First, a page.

Foots Cray Place
Foots Cray Meadows lie back from Foots Cray Village behind the Parish Church of All Saints. Once the grounds of a country seat, today they are a public park.
The Foots Cray estate dates back to Elizabethan times when it was owned by Sir Francis Walsingham. Sir Francis (1532-90) was Secretary of State (1573- 90) to Elizabeth I. The estate remained in the Walsingham family until the end of the 17th century. In 1683 a map shows Joseph Lem in possession of an Elizabethan E-type house situated by the river behind the church. The estate was sold by Lem's son to George Smyth, whose heir conveyed it to William Skinner in 1747, who in turn parted with it, at a profit to William Boothby in 1751. A year later in 1752 Boothby transferred his holding to Bourchier Cleeve for the sum of £5,450.
Bourchier Cleeve (he gained his strange Christian name from his mothers family name of Bourchier) was born in 1715, the tenth son of Alexander Cleeve pewterer of Cornhill. Cleeve in his turn was a pewterer and a writer on finance; he published in 1756 "A scheme for preventing a further increase of the national debt and reducing the same". Cleeve pulled down the original house standing further south near the River Cray and built the new Foots Cray Place in the style of a famous villa between Venice and Vicenza designed by Andrea Palladio two centuries earlier. The architect is said to have been Isaac Ware and work was completed by 1754.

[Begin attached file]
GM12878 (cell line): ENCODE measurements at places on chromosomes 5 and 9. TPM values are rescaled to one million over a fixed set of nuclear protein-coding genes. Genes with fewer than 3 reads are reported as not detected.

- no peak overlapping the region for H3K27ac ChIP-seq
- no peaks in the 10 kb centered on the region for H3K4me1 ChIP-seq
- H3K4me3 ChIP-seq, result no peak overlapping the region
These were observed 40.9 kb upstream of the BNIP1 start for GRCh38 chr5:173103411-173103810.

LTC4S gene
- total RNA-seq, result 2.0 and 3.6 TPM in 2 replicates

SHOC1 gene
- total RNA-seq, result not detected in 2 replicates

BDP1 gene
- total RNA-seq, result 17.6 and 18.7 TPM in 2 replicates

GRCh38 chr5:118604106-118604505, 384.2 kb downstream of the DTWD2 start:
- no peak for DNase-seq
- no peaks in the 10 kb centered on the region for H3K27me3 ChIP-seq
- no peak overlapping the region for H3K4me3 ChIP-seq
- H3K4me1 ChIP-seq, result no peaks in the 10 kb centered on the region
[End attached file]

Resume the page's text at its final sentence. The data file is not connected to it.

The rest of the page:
The house was described a few years later thus: "...built by Bouchier (sic) Cleeve Esq after a design of Palladio of the Ionic order, and is peculiarly elegant. The original design had four porticoes, three of which are filled up to gain more room. The hall is octagonal, and has a gallery, ornamented with busts leading to the bed-chambers. It is enlightened from the top and is very beautiful. The edifice is built of stone, but the offices which are on each side at some distances, are of brick..."
The disposition of the rooms within the home appears to be very convenient, and the several apartments are elegantly finished and well furnished. The gallery, which extends to the whole length of the north front of the house, is a very grand room, and was formerly decorated with a good collection of pictures by the most eminent masters..." Cleeve collected paintings by Rembrandt, Reubens, Van Dyke, Canaletto and Hans Holbein. Visitors were invited to admire the house and its contents.In addition Cleeve laid out the grounds and arranged for water to be diverted from the Cray to run through a canal and a cascade in front of the house. Cleeve did not long survive the building of the house, which came into the possession of Sir George Yonge upon his marriage with Cleeve's daughter Ann in 1767.
Sir George sold the house on 14 April 1772 to Benjamin Harenc for £14,500. At this time the estate consisted of a villa, including a brewhouse, laundry and wash house and a large stable for twelve horses and four carriages designed by Inigo Jones. There was a kitchen garden, with a hot house, greenhouse and ice house and various farm buildings.
The Harenc family came to England as Huguenot refugees and little is known about them until they took up residence in Foots Cray. In 1777 Benjamin Harenc was appointed High Sheriff of Kent. He enlarged the estate, which passed on his death to his son, also called Benjamin. This son became a well known local benefactor and was a founder of both the Bromley Savings Bank and also the Foots Cray National School. Nevertheless in 1821 he sold the estate to Nicholas Vansittart for £28,056-16s0d.